Cobb's Spelling Book: Being a Just Standard for Pronouncing the English Language ...

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Mack, Andrus, & Woodruff, 1842 - Spellers - 168 pages
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Page 65 - Seest thou a man wise in his own conceit? there is more hope of a fool than of him.
Page 5 - A, a; B, b; C, c ; D, d; E, e ; F, f; G, g; H, h; I, i; J, j; K, k ; L, 1; M, m ; N, n ; O, o...
Page 83 - By the blessing of the upright the city is exalted : but it is overthrown by the mouth of the wicked.
Page 64 - Enter not into the path of the wicked, and go not in the way of evil men. Avoid it, pass not by it, turn from it, and pass away.
Page 167 - Her hand seeketh employment ; her foot delighteth not in gadding abroad. " She is clothed with neatness, she is fed with temperance ; humility and meekness are as a crown of glory circling her head.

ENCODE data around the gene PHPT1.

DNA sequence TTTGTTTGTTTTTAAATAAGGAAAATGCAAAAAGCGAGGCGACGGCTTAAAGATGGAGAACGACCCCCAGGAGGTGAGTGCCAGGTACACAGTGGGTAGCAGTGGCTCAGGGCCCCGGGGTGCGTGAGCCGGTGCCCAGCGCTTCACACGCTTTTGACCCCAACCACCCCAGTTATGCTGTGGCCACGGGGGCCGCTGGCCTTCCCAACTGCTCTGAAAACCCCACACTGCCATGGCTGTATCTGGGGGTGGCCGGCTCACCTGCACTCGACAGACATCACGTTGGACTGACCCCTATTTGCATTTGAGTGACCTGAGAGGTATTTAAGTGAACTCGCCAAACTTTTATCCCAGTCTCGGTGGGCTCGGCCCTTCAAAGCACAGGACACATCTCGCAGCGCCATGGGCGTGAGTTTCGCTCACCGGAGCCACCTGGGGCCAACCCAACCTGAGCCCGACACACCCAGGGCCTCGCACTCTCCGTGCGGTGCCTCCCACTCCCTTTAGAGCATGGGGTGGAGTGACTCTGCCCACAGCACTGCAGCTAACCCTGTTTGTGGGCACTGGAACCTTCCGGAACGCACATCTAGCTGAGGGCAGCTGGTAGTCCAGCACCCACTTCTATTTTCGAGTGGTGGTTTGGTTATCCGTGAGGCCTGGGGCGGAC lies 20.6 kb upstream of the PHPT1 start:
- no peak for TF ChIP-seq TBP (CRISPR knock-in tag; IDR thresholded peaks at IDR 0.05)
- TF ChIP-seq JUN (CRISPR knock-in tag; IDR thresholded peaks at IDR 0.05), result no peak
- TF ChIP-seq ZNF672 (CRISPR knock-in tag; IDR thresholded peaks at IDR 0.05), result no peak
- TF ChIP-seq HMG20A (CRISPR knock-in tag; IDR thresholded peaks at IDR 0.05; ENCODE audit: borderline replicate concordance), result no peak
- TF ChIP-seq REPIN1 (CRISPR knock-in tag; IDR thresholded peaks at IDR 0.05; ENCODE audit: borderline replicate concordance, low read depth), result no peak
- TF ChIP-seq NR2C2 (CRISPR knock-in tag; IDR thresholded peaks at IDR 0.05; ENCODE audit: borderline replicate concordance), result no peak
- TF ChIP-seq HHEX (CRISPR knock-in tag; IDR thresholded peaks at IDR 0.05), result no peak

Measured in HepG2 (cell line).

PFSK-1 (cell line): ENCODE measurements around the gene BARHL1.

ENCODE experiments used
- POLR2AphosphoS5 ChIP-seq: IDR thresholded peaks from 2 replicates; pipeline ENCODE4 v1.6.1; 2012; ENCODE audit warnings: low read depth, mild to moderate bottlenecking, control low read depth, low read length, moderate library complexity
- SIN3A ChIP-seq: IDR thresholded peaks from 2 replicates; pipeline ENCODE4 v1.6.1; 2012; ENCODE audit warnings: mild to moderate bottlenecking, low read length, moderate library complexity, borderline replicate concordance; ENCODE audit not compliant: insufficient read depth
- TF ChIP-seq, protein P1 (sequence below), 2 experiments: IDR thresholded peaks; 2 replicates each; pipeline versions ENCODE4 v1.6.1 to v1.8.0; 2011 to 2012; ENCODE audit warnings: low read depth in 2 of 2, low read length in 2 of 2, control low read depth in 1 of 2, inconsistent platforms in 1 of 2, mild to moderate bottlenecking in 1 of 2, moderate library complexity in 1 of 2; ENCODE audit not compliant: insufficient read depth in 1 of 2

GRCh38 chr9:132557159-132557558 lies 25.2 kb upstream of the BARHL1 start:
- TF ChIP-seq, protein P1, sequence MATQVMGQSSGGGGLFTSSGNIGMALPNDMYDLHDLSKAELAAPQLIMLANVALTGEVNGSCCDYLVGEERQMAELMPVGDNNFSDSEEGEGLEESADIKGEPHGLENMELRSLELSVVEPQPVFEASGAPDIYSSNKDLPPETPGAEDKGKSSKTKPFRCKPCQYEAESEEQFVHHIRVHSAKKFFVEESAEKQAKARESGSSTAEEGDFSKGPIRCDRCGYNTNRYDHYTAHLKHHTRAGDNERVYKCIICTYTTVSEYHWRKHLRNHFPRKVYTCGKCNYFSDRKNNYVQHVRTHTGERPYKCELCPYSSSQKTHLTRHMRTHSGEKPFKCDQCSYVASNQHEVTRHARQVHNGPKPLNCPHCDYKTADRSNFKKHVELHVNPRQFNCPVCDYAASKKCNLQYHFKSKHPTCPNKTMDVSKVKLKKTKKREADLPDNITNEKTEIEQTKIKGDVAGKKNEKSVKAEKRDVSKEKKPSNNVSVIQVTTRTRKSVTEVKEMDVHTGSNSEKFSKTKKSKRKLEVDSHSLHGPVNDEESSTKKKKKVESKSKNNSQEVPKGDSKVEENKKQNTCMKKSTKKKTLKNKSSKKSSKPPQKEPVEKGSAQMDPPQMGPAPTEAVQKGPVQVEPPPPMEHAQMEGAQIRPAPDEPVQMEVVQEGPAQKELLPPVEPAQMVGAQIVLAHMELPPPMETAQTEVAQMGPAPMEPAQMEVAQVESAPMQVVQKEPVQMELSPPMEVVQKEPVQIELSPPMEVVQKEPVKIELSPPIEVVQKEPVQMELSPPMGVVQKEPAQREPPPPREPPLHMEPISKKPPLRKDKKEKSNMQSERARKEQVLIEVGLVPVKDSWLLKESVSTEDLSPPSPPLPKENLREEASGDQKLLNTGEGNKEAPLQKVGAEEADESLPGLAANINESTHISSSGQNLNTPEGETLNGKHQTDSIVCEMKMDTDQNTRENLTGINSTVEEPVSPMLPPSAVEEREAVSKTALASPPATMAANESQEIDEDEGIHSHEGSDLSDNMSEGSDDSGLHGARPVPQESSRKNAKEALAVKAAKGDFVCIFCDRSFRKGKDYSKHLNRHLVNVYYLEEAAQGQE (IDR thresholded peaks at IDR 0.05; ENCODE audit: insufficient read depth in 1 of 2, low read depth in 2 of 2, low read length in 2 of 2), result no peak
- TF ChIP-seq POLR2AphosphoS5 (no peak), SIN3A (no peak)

Page 116 - Despotism can no more exist in a nation, until the liberty of the press be destroyed, than the night can happen before the sun is set.
Page 15 - A word of one syllable is called a MONOSYLLABLE. A word of two syllables is called a DISSYLLABLE. A word of three syllables is called a TRISYLLABLE. A word of four or more syllables is called a POLYSYLLABLE.
Page 96 - They are of those that rebel against the light; they know not the ways thereof, nor abide in the paths thereof.
Page 17 - Monosyllables, and words accented on the last syllable, ending with a single consonant preceded by a single vowel, double that consonant, when they take another syllable beginning with a vowel : as, wit, witty ; thin, thinnish ; to abet, an abettor ; to begin, a beginner.
Page 76 - MEN are born with two eyes, but with one tongue, in order that they should see twice as much as they say...

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